CTW: What’s up next for you and your writing career? 
PF: I have another book, Going Both Ways, coming out on March 18 from Wild Rose Press. It’s a funny, gender-shifting paranormal romance. I’m currently writing two novels – a black-comedy and a road-tripper.

It’s Official: I’m a Girly Man

guy with ipad LOVEI started lusting after girls before I hit my teens. I spent my youth playing baseball and basketball. I love horse racing, pro football, and fishing. I enjoy cold beer, straight whiskey, and the occasional cigar. I’ve owned a series of sports cars over the last three decades. Nonetheless, at the relatively ripe old age of 65, I’ve come to the unequivocal realization that I am a girly man.

As with most things in life, my wife came to this conclusion long before I did. Pretty much from the day we married she’d proudly announce to anyone in hearing range that she was the guy and I was the girl in the relationship. If something needed fixing around the house, I’d look at it, not have a clue what to do, and turn it over to my wife. I’d usually stay nearby in case she needed my “manliness” to reach something high or move something heavy, but for the most part I’d simply stay out of the way.

My wife also likes to point out that I’m the one who remembers our anniversary and can recall who-what-when-and-where minutiae about our first date. I like holding hands and cuddling far more than she does; and I’m the one who reads Nicholas Sparks novels, watches movies with subtitles and, with nary a trace of embarrassment, the one who cried when Haddie returned home from college to be with her cancer-stricken mom on Parenthood.

I used to attribute this aspect of my character to simply being in touch with my feminine side, but I now realize it’s much more pervasive than that. I proactively seek out and embrace the feminine aspect of my character. Many of my closest friends are women and I do find myself confiding more to them than I do to my guy friends. In addition, while noodling this idea, I’ve also recognized that most of my guy friends are also girly men. They don’t cheat on their wives, they don’t drink or gamble to excess, they don’t feel compelled to exercise their Second Amendment right to own firearms, and they tend to be soft-spoken, empathetic and humble. They’re good people who don’t hang out at the country club bar to escape from the old “ball and chain.”

I’ve never been a particularly competitive guy. Whether playing sports or playing board games with friends and family, I don’t really care if I win or lose. I’d prefer to win, but the reason I play is to play. I guess that’s why I’ve never been attracted to the likes of fantasy football. In fact I don’t even understand its appeal. It requires way too large a time commitment and delivers none of the intellectual, social or emotional rewards I value. Plus, if I had Russell Wilson or Luke Kuechly on my fantasy team would I have to root for them even when they’re playing against my beloved Patriots? I don’t get why anyone would purposely choose to add yet another conundrum to our already confusing lives. But there I go again thinking like a woman instead of a dude.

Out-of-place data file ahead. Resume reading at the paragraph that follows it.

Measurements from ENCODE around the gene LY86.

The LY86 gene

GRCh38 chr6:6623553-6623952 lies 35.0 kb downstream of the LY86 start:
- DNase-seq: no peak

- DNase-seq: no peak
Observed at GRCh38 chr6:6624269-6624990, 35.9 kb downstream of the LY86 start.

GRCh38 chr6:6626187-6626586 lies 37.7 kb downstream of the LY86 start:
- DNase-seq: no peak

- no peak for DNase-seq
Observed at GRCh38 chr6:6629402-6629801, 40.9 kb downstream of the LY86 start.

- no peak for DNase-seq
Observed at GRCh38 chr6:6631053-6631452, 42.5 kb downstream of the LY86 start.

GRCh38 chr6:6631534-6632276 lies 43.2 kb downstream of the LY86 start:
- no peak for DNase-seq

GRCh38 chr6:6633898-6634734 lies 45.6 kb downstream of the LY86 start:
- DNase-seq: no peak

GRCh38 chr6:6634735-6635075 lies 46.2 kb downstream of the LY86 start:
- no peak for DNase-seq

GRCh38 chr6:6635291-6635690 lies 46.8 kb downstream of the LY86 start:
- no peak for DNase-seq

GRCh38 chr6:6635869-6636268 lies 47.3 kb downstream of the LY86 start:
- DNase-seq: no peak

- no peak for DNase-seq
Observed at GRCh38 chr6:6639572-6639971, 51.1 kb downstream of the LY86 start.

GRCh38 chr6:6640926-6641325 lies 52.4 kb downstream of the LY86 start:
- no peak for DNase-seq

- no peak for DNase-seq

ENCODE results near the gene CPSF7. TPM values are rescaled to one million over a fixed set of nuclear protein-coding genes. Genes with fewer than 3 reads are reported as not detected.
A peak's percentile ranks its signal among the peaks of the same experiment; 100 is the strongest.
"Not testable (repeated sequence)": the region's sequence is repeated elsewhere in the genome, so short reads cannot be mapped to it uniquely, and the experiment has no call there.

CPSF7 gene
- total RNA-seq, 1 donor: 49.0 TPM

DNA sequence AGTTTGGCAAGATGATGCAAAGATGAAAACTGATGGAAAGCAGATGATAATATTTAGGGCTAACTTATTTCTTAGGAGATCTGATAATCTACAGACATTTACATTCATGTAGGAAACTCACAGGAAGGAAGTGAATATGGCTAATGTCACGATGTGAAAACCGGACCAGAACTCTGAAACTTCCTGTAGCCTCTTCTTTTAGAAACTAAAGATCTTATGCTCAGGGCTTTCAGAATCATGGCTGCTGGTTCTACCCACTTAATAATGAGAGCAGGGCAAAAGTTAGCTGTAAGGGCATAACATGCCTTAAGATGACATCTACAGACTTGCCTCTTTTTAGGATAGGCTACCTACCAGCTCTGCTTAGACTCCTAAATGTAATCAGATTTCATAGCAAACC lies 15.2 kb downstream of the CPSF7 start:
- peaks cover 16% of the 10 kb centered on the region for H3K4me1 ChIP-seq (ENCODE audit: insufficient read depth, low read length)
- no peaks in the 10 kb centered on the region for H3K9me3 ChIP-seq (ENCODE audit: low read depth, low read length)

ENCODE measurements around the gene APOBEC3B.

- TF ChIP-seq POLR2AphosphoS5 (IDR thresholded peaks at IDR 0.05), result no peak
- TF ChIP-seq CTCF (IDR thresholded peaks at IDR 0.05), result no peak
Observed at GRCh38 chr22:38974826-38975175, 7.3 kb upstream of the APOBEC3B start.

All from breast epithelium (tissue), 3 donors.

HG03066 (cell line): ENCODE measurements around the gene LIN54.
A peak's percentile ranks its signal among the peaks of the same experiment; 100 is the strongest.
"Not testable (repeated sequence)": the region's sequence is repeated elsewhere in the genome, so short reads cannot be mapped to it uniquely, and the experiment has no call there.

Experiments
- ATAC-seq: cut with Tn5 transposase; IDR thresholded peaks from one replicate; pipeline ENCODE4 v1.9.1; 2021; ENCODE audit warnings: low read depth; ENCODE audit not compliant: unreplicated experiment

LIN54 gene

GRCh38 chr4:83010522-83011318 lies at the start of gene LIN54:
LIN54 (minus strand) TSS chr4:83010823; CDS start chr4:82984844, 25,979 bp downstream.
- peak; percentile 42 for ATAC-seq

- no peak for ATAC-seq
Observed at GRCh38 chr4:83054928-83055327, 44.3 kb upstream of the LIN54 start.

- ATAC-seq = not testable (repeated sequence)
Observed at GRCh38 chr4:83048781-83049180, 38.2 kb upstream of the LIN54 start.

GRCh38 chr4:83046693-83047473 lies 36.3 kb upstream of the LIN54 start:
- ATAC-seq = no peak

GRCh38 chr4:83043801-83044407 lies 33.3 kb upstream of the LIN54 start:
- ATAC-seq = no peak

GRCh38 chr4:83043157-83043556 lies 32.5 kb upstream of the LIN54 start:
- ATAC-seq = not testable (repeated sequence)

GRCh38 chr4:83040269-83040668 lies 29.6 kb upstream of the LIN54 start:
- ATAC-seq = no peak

Life is short, which means it’s all about choices. So rather than watching half a dozen sports events every weekend, I limit myself to one or two – and oftentimes none. That means I can’t name the leading running backs in the NFL, the division leaders in the NBA, or the top twenty NCAA teams. But I’m okay with that. It’s not important to me. What is important is learning more about the world around me and the people that are important to me – my family, my friends, my students, and myself. And the way I achieve that is via so-called girly activities like reading, listening, and introspection.

I’ve been a writer for my entire life. I sold my first article when I was sixteen, and I’ve had a wide variety of books and articles published over the years. Recently, however, I’ve decided that the “wide variety” was disadvantageous. I needed to focus my writing. So guess what? I decided to focus on the romance and “chick-lit” genres. I realized I enjoyed reading and writing about the interplay between men and women far more than the cat-and-mouse intrigue of mysteries or the life-and-death plot twists of thrillers. I’ve found that I learn far more about relationships and the human condition from Jodi Picoult than James Patterson. Similarly, I glean more insight when writing a love story than toiling away on a sci-fi adventure. And the beauty is that I can sip just as much whiskey while writing a bittersweet romance as I could working on a hardboiled whodunit.